Mooney has been watching the deer situation as closely as possible. He surveyed deer periodically through the winter along a specific route, rating their condition into one of seven classifications. Winter mortality surveys conducted in the spring at 28 sites assessed the extent of winterkill deer on or near beaches. After snowmelt, department employees conducted deer pellet surveys along 18 established transect lines through the forest in different parts of the unit; following most of the transects involves hiking from sea level straight to a high point on the island while counting deer pellets. All of these surveys provide data that can be compared year to year.

It’s clear the deer population took a big hit, but it was large and healthy to start with and so probably survived the blow, Mooney said. Deer populations are highly productive and can rebound quickly from a hard year.

Mooney is currently assessing how well the deer reproduced this year and how fawns are doing. He says he appreciates information others can share with him from their own field observations.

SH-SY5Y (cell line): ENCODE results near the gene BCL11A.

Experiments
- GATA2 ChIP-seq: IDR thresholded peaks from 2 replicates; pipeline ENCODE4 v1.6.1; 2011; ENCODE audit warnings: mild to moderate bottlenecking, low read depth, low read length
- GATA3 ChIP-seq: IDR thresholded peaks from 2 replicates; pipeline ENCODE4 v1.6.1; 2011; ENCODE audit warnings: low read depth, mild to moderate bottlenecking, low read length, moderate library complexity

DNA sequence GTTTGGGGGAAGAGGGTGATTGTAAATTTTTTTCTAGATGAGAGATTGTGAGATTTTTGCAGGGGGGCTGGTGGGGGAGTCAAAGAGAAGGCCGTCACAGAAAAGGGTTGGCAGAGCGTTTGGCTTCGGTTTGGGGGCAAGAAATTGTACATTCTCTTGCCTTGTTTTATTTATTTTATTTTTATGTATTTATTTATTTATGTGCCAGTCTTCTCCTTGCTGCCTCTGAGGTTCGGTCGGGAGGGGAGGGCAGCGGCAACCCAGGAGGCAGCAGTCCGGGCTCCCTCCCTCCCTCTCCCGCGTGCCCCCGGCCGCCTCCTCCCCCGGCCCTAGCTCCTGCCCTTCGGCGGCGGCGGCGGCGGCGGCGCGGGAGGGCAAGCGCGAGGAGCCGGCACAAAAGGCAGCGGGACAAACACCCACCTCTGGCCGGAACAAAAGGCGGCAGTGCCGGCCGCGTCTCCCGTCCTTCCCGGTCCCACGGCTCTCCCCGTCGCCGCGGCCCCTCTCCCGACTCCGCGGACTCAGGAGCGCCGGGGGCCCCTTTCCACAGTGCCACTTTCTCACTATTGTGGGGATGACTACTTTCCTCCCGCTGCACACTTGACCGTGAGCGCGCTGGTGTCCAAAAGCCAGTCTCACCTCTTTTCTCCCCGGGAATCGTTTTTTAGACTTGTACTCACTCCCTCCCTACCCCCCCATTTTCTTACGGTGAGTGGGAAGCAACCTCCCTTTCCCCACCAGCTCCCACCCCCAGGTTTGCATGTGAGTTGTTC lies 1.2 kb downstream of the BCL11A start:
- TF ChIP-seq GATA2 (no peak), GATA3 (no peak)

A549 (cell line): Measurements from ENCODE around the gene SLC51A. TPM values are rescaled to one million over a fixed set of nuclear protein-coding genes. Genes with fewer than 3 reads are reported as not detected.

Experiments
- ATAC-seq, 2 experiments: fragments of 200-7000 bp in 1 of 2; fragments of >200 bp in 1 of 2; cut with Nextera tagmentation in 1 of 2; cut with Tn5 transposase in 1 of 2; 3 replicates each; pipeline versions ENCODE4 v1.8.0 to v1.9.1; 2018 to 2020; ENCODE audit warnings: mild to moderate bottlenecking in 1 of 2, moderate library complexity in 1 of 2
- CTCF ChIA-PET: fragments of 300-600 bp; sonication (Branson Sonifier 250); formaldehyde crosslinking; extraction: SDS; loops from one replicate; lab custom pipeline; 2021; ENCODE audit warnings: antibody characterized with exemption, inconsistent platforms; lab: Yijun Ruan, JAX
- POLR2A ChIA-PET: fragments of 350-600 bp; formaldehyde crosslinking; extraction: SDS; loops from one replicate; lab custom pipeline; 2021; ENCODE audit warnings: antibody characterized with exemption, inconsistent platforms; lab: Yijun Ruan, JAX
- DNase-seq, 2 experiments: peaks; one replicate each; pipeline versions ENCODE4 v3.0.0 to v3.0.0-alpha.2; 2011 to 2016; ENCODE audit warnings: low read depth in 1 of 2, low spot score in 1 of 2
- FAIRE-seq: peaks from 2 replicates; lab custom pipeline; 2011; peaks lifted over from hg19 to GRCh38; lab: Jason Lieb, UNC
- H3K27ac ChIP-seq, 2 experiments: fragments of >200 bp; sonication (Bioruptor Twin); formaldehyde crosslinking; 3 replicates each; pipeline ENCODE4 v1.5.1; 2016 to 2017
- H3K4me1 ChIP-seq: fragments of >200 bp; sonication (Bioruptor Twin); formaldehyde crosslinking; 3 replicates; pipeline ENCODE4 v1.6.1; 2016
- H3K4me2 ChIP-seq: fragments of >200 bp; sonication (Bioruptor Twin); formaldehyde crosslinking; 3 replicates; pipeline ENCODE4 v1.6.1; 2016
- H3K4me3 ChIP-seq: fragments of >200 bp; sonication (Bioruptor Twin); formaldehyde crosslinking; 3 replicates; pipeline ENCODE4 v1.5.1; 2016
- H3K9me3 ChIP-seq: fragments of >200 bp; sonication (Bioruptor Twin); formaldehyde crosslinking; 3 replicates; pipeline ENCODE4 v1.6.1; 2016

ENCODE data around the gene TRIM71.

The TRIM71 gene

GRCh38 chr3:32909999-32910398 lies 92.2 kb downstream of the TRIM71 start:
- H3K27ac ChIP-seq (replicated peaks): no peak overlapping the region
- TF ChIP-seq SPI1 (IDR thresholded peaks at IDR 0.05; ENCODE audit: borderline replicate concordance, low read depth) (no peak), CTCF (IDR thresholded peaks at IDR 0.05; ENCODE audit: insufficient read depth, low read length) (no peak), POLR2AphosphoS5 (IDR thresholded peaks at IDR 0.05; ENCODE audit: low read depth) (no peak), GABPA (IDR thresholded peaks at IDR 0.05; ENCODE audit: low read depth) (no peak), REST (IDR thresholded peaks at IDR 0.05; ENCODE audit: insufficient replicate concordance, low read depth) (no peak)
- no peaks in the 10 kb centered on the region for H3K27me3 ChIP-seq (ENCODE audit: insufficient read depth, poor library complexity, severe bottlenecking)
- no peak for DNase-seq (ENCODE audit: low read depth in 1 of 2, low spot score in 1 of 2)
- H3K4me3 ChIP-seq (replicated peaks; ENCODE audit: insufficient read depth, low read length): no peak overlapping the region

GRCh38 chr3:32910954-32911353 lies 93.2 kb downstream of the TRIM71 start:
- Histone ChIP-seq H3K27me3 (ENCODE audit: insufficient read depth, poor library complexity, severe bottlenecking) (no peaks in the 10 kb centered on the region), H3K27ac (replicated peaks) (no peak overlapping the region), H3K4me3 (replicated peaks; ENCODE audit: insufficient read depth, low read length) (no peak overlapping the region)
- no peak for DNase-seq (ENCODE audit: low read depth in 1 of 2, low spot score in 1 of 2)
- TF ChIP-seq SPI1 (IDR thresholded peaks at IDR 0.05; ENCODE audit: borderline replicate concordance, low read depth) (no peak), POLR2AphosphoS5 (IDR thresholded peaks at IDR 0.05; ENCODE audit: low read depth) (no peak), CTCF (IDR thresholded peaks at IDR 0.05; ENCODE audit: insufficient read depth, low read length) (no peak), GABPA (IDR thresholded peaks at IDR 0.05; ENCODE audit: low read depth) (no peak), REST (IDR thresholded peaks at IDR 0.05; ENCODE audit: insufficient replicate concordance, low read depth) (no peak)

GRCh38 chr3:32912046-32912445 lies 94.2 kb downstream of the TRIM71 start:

Though he’s optimistic the population remains in good condition, overall, he asks that hunters target bucks and fawns, rather than does, especially after the breeding season in mid-November, to help protect the population’s reproductive capacity. He may have additional recommendations after winter weather begins. “A back-to-back harsh winter in the unit may precipitate changes to the following season and/or bag limit if the impacts are significant to deer,” he said.


Patti Harper is a former news reporter and freelance writer who works as an editor and writer with the Alaska Department of Fish and Game in Juneau.